The modern publishing world has changed enormously since science fiction emerged as a literary genre, and continues to rapidly evolve. Within the science fiction world, there’s one publisher that bears looking closely at, for its ability to create a robust fanbase and become an early pioneer in the epublishing world: Baen Books.
Jim Baen was born October 22nd, 1943 in Pennsylvania, and as a child, became an early and avid reader of science fiction magazines. At the age of 17, he left home: his father had died when he was younger, and he and his stepfather never got along. He was homeless for several months before joining the Army, where he spent his time in Bavaria.
Following his service in Europe, he attended City College of New York, and ended up working at Ace Books, where he worked in the Complaints Department, where he excelled. “So good that management tried to promote him to running the department,” recounted David Drake in a remembrance. “He turned the offer down, however, because he really wanted to be an SF editor.” In 1972, became the assistant Gothics editor for Ace Books.
When Galaxy Science Fiction’s associate editor Judy-Lynn del Rey left to join Ballantine Books in 1973, Baen took up her post (following Albert Dytch, who lasted all of three months) in August, and took over as the lead editor for both Galaxy and If. While there, he was instrumental in raising the stature of the magazine, which had seen sales and quality flag. Baen introduced several new feature columns to the magazine, which included commentary on science and science fiction. “Within a couple of issues Baen had transformed both magazines,” Mike Ashley notes in Gateways to Forever: The Story of the Science-fiction Magazines from 1970 to 1980, “giving them a vibrancy and character which they had long been lacking.”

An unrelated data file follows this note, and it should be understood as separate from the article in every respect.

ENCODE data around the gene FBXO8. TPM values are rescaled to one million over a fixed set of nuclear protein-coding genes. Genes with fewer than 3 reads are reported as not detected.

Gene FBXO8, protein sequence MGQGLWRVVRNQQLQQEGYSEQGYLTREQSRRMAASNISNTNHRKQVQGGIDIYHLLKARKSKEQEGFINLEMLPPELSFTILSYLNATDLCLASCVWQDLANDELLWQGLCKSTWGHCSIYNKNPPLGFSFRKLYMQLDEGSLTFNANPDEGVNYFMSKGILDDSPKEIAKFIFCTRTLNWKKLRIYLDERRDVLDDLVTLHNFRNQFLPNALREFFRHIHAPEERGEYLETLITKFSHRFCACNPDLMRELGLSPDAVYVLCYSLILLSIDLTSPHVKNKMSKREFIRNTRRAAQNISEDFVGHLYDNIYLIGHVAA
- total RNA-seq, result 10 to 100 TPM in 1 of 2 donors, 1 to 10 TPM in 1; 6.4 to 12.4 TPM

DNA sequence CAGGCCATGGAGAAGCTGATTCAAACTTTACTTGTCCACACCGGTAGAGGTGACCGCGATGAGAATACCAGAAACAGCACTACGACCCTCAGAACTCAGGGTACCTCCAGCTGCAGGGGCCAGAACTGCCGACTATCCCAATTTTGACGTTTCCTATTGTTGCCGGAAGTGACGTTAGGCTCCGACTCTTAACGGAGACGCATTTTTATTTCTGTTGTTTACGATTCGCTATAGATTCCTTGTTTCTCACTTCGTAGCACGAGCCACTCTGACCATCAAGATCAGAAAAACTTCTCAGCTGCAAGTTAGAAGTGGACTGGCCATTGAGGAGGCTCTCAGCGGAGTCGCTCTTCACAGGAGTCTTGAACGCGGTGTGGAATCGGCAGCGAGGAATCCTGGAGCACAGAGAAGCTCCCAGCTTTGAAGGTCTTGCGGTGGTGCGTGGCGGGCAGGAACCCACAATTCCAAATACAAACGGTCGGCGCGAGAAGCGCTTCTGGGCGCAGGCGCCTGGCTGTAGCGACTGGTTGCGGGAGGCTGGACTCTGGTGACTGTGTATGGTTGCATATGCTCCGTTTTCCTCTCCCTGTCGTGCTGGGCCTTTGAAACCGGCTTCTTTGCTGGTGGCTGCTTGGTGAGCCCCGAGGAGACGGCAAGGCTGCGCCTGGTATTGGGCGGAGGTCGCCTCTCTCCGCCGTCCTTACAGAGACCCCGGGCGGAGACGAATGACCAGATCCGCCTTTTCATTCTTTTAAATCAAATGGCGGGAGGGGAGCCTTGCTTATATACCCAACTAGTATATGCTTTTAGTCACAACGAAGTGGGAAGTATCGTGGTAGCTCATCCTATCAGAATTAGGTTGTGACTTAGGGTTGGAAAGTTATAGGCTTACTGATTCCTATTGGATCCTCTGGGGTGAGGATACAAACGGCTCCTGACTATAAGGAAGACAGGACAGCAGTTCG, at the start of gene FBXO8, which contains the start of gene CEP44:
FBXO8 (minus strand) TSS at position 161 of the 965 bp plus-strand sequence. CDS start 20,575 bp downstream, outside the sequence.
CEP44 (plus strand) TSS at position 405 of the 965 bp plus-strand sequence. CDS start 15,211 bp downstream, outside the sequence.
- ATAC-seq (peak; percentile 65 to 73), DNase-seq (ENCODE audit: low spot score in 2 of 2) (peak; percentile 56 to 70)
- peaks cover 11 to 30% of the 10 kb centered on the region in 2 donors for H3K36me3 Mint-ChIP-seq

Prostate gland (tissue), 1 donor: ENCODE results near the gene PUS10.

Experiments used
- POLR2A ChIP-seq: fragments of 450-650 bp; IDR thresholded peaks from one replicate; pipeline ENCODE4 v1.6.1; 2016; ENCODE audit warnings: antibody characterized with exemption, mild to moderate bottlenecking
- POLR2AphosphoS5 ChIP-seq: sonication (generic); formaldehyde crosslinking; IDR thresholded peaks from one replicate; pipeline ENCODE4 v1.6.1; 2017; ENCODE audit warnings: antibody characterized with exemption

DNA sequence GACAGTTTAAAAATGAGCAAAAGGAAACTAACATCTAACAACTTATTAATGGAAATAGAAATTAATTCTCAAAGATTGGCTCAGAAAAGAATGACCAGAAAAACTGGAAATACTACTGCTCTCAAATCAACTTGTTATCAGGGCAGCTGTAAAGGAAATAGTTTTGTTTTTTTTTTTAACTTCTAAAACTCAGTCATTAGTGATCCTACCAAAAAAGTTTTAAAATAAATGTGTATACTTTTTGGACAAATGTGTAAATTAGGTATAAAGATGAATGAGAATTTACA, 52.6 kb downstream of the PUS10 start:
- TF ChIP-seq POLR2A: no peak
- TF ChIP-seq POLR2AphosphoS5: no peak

In October 1973, Baen ran into problems outside of his control at the magazine: OAPEC announced an oil embargo, which caused severe financial problems throughout the United States, as well as Galaxy and If’s parent company, Universal Publishing and Distribution Corporation. His budget was slashed, and he merged the two magazines. “The entrepreneurial Jim Baen used it to his advantage. He genuinely saw the merger as a benefit, because he could bring all the benefits of If to Galaxy, and focus the sparse resources on one magazine.” [Gateways]
While at Galaxy, Baen published stories for which he would be best known later in life, bringing on authors such as Jerry Pournelle and David Drake, publishing a number of military and hard science fiction stories. “Baen wanted to capture that feel-good factor and allow readers a means of escape from the daily frustrations of life, while still recognizing and exploring those problems,” according to Ashley. In many ways, he was a natural successor to the late John W. Campbell Jr. of Astounding Science Fiction, who had focused on many of the same themes and story types: energetic and escapist, all while focusing on rigorous and realistic fiction. He had a talent for discovering new authors, publishing the first stories by Craig Strete, Lisa Tuttle, Nancy Kress, and others.
Ultimately, he was able to raise the magazine’s circulation from just under 50,000 subscribers to more than 80,000 by the time he left in 1977, frustrated with corporate pressures.
Baen returned to Ace Books in 1977, where he began working with publisher Tom Doherty. Doherty had grown up reading Galaxy, and “I had kept reading both of those magazines,” He recalled, “I thought [Baen] was doing an exceptional job, and brought in him to head up our science fiction [program].”
At Ace, Baen continued his streak of discovering new and interesting authors. “He brought in a number of strong authors,” Doherty recalled. His time at Ace was short-lived, however: Doherty decided to venture out into the publishing world on his own, setting up Tor Books. Baen, along with Harriet McDougal, joined Tor Books, where he continued his work under Doherty editing science fiction
Baen followed “the same pattern that had revived Ace,” Drake wrote in his remembrance, “a focus on story and a mix of established authors with first-timers whom Jim thought just might have what it took. It worked again.”